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February 8, 2010

Hokey Pokey Marketing Meets the Super Bowl

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Remember the old game from your days on the playground, the Hokey Pokey?

All the kids would gather in a circle and then start wiggling their extremities while singing a catchy little ditty that went something like this:

hokey pokey lolcat

You put your right foot in,
You put your right foot out,
You put your right foot in
And you shake it all about.
You do the Hokey Pokey
And you turn yourself around.
That’s what it’s all about!

The Marketing Hokey Pokey

It seems like companies are stuck in a game of Hokey Pokey when it comes to forming a marketing strategy. They go all in for digital media. A change of course and now it’s all about online media. The back and forth makes my head spin — and not in the good way that a much younger me would try to capture by spinning in circles ’til I got so dizzy I’d fall to the floor in giggles. (Okay, I know I’m not the only one…)

Case in point: Super Bowl ads, newcomers, and usual suspects missing in action.

Traditional Advertisers Ditch the Super Bowl

Last month the word got out that Pepsi was putting an end to its 23-year run in the Super Bowl, skipping out as an advertiser at this year’s event. Why’d Pepsi choose to open the door for Coca-Cola to be the only soda maker advertising at the big game? Because instead of spending million of dollars on a 30-second commercial, Pepsi is going after engagement through the promise of social media.

Lauren Hobart, chief marketing officer for Pepsi-Cola North America Beverages, summed it up in an interview with Time.com: “It’s a big shift. We explored different launch plans, and the Super Bowl just wasn’t the right venue, because we’re really trying to spark a full-year movement from the ground up. The plan is to have much more two-way dialogue with our customers.”

Cadillac is another brand that has changed its tune this year, despite long-standing roots as a Super Bowl sponsor. For most of the last decade, Cadillac has offered the Super Bowl MVP his choice of the Cadillac fleet. Not this year. Again it begs the question, “Why not?”

In a report from Fox News, Nick Twork, Cadillac public relations director, explained: “We’re focusing our marketing efforts on activities that allow customers to get behind the wheel of our Cadillacs. This is a different stance than we’ve taken in the past when we’ve tried to raise awareness for our brand.”

Rather than run a brand-boosting ad during the Super Bowl, Pepsi would rather build relationships with consumers online, and Cadillac would rather get people into its cars. It seems that building a brand — for those who already have one, at least — has fallen behind online and real-world interaction.

Internet Mega Brand Tries Its Hand In the Old World

Then again, on Sunday we saw one of the Internet’s dominant players, Google, jumping into traditional marketing with a Super Bowl commercial. Google re-used a video that it first published online months ago, sharing it with mainstream viewing audience of the Super Bowl. The commercial was well-received, despite some analysts wondering why the company would choose to promote its already-vastly-dominant search product when it has other products, such as the Nexus One, struggling in its market. Still, whatever product Google decided to advertise, we watched as an online giant stepped into the world of traditional media.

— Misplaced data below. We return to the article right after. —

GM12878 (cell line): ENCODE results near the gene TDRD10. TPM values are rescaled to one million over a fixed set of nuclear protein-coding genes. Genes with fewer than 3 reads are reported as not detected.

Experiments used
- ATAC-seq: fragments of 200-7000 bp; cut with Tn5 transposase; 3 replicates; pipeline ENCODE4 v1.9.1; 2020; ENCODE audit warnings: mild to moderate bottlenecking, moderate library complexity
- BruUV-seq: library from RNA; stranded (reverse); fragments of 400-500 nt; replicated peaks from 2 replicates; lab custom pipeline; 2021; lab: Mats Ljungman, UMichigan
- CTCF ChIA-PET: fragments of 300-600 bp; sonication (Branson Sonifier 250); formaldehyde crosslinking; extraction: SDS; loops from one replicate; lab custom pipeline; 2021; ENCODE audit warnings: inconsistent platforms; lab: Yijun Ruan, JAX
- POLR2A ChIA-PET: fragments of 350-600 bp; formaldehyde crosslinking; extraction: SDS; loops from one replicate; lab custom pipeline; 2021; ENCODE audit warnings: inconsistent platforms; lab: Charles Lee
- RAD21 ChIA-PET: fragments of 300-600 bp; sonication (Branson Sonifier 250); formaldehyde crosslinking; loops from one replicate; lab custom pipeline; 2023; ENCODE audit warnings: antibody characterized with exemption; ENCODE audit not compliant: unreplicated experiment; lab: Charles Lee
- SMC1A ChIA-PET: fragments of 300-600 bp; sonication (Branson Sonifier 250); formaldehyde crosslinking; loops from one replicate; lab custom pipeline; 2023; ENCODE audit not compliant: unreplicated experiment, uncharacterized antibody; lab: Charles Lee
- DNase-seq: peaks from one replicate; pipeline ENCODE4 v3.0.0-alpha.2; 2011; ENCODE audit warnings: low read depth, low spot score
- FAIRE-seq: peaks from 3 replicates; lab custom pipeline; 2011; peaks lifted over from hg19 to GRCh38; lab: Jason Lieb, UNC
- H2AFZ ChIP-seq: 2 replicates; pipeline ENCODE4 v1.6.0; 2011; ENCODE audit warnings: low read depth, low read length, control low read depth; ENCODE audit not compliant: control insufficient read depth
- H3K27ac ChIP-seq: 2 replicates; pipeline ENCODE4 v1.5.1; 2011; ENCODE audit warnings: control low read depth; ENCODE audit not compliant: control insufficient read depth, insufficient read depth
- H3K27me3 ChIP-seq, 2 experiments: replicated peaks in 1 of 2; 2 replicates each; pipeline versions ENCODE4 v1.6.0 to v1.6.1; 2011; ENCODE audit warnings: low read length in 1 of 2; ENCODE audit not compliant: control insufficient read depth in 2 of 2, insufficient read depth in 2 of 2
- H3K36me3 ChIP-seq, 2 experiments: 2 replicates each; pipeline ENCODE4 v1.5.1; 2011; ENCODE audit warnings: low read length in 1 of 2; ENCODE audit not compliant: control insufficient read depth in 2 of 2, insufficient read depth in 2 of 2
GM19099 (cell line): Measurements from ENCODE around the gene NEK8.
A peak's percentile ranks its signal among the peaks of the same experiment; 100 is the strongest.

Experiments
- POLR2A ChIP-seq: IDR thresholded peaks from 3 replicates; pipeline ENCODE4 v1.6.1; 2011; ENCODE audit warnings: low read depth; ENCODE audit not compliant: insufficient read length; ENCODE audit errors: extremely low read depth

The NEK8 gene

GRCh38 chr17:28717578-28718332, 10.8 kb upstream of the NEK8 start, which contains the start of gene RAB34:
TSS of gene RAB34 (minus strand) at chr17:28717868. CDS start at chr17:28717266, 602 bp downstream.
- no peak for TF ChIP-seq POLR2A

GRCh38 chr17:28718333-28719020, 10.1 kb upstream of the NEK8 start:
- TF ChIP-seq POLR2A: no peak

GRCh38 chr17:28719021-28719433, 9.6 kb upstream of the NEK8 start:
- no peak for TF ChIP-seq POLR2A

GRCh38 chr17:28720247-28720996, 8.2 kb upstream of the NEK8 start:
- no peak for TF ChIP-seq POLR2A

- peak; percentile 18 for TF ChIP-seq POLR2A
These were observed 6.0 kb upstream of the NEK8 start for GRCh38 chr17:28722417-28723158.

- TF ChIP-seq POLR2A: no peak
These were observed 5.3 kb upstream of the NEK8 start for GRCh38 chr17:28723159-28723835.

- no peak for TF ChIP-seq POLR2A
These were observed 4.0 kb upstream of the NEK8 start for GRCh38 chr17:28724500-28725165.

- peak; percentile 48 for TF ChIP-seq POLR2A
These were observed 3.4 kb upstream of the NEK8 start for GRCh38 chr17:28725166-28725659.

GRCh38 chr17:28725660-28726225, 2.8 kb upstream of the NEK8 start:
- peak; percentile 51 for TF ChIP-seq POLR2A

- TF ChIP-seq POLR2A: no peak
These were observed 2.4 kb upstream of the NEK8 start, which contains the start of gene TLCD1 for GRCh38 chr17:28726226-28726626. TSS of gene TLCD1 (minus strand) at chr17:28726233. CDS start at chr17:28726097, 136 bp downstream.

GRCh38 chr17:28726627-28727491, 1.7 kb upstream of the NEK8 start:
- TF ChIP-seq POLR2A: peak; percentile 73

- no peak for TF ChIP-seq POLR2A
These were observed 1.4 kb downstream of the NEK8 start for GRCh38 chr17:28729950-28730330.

At the same time, Google is having trouble finding success in the very place the formerly traditional-minded brands like Pepsi and Cadillac are gravitating: social media. Rumors abound of a status update-like feature coming to Gmail this week, a lackluster new feature offering that screams “me too!” — much like many of Google’s forays into the social space. (See: real-time search, Google Profiles, Google Talk, Orkut…)

While Google has time and again proved an innovator in search, it’s been nothing but a follower in social. As for traditional marketing, did it work? USA Today’s Ad Meter ranked Google’s ad 43 out of 63.

A Never Ending Game?

It would seem, then, that the advertisers shifting their strategy to focus on online engagement are on to something. And rising to the challenge, a study by Econsultancy and ExactTarget suggests that 70 percent of marketers plan to increase online marketing budgets in 2010. What a pretty picture that report paints… until we see another wrench thrown into the frame.

We’re already starting to see some social participation fatigue creeping in, as evidenced by diminishing participation in social answer service Aardvark. The back and forth of pros and cons for traditional and new media are enough to make this blogger wish for the simpler times of Hokey Pokey games.





One response to “Hokey Pokey Marketing Meets the Super Bowl”

  1. James Shepherd writes:

    Living in Britain I wasn’t privvy to the ad campaigns surrounding Super Bowl – however, what you’re saying is being replicated around the world (although this is nothing new).

    Businesses see an opportunity to sell more of their product through advertising: first it was print, then radio, then TV, then online. This last channel is now diverging from simply online into social, mobile and apps.

    As you intimate companies need to be very careful with their marketing strategies. Simply expecting a platform which gives opportunities for a greater level of interactment and engagement with customers to produce results could be naive. Especially if at the same time they are cutting their traditional “brand” spend – allowing other multinationals air-time.

    Done right I think social will work for the compaanies you mention – but I think a phased approach in the current global economic climate would be more prudent.



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